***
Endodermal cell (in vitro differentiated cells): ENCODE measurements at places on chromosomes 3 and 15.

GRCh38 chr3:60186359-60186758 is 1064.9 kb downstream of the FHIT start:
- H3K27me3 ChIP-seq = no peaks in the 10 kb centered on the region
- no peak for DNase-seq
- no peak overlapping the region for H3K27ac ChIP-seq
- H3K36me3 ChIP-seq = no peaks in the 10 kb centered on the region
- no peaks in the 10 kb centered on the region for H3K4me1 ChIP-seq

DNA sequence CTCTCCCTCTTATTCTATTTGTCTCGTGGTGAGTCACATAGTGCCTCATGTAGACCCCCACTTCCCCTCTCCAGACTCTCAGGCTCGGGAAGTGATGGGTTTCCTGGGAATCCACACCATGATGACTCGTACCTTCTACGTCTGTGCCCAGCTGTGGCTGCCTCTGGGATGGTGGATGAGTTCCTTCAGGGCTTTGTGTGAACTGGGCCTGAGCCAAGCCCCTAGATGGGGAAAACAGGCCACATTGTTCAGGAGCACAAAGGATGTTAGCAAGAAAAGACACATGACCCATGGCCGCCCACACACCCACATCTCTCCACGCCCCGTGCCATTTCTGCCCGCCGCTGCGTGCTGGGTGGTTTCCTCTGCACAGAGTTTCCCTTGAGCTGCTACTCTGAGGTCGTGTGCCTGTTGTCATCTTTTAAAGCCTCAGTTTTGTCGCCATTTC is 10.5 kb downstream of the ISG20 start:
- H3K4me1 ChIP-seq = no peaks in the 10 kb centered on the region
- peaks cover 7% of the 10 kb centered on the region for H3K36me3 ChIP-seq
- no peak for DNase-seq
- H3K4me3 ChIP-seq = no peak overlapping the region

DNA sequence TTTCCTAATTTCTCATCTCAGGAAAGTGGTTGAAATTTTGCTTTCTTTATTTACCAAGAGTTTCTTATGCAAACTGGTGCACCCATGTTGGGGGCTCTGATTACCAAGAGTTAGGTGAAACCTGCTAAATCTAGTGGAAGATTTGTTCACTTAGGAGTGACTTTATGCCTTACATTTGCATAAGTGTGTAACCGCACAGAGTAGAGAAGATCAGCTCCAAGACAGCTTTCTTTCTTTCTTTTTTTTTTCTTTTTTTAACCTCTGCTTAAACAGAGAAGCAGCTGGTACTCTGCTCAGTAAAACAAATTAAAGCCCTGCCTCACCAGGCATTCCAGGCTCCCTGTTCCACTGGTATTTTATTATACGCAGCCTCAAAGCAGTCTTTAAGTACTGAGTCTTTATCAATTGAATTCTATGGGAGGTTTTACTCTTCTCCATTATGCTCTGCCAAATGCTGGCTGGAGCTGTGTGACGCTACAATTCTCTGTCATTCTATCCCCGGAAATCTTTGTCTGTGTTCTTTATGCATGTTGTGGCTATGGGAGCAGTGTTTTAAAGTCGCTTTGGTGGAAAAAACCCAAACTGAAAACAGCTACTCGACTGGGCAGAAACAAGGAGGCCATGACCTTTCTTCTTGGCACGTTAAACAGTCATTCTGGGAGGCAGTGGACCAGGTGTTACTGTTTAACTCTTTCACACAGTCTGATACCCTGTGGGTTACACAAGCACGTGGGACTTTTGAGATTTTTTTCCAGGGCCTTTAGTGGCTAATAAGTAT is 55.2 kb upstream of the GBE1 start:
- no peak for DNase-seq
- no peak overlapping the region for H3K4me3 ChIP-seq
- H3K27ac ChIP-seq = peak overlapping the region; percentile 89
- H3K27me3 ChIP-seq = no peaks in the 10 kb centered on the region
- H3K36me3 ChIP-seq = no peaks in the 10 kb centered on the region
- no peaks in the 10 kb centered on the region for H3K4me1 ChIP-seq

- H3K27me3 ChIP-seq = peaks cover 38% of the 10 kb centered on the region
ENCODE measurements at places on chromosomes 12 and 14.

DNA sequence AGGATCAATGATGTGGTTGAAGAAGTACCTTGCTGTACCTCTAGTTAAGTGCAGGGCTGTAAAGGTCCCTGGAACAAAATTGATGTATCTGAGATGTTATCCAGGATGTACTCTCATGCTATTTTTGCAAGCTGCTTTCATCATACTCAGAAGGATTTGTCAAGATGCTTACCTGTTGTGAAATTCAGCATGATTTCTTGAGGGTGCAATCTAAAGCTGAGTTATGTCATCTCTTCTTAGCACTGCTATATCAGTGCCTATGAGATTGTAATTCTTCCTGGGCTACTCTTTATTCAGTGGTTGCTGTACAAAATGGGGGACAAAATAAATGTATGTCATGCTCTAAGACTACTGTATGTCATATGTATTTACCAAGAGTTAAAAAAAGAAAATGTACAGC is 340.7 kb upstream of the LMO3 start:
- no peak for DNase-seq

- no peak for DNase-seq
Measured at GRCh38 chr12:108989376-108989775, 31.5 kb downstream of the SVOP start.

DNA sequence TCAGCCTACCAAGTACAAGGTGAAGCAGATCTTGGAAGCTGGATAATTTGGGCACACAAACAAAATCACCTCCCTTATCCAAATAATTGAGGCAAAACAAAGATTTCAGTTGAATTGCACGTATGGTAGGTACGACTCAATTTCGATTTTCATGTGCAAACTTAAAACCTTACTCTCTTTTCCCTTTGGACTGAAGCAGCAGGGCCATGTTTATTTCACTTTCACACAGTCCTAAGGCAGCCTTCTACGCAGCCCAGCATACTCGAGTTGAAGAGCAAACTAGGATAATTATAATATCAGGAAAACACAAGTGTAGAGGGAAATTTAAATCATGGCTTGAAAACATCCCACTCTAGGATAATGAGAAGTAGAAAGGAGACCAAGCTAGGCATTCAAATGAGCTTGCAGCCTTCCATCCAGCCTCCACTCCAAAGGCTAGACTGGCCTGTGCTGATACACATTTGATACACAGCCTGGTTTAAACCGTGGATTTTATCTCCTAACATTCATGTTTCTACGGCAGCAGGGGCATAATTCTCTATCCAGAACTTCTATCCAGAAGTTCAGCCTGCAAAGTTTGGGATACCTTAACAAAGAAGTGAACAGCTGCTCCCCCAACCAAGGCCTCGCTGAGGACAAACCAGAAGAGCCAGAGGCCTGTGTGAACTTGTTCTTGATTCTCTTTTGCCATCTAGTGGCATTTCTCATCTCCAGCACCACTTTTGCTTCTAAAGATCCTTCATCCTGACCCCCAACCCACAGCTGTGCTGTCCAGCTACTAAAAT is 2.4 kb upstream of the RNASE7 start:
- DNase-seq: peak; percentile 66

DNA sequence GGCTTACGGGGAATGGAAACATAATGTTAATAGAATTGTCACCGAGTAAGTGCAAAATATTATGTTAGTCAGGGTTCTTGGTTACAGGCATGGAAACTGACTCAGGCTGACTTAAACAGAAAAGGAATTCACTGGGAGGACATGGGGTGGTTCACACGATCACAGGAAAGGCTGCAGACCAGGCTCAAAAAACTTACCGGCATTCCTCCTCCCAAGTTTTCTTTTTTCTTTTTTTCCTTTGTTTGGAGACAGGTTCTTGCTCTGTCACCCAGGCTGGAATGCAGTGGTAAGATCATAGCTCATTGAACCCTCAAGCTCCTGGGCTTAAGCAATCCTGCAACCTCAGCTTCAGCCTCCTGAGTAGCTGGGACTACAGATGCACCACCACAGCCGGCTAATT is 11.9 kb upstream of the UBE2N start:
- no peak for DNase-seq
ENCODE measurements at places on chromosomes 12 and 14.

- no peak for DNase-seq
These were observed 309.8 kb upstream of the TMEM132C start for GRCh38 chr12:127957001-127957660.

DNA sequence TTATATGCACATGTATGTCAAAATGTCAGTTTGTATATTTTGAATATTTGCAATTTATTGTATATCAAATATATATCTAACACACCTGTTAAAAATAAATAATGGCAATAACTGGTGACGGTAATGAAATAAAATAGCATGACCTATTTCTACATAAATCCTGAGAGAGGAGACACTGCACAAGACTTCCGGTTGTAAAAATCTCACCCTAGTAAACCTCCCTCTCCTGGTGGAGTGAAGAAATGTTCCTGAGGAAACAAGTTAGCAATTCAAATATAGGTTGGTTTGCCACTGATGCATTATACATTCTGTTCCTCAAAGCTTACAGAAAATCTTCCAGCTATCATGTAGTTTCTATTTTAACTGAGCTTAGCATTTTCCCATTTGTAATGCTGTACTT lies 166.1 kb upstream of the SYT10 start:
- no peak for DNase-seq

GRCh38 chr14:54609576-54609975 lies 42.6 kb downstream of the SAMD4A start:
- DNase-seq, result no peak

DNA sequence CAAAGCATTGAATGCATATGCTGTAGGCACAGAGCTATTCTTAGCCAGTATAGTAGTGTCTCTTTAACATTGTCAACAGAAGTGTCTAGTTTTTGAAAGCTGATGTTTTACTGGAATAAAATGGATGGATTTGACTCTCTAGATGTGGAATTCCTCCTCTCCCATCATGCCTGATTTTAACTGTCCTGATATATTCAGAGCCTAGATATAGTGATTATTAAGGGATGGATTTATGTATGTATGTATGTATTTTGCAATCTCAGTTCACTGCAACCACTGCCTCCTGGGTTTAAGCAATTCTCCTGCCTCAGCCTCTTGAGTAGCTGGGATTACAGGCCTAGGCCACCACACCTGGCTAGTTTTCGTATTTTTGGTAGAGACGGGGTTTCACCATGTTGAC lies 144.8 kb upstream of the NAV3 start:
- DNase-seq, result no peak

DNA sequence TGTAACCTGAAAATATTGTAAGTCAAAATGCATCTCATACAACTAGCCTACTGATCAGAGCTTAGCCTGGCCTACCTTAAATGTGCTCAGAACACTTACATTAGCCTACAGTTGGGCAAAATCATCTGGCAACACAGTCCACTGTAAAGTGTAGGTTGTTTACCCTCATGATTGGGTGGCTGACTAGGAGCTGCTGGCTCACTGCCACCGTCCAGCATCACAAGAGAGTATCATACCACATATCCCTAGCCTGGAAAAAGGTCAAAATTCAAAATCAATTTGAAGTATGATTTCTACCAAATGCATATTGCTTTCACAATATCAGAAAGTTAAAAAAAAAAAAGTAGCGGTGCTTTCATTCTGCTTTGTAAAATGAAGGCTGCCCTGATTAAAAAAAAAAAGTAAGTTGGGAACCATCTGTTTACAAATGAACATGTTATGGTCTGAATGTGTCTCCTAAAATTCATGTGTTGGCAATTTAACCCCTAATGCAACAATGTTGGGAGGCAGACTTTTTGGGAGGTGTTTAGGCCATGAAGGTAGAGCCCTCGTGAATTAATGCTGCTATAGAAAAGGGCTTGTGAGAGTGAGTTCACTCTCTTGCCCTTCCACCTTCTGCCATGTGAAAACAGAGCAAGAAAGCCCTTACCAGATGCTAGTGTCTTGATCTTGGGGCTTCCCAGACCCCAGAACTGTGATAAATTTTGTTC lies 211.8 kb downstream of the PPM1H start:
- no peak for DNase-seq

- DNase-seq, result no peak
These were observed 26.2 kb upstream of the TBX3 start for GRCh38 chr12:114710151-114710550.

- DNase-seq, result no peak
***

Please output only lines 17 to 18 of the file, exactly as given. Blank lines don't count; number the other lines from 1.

- H3K27me3 ChIP-seq = no peaks in the 10 kb centered on the region
- H3K36me3 ChIP-seq = no peaks in the 10 kb centered on the region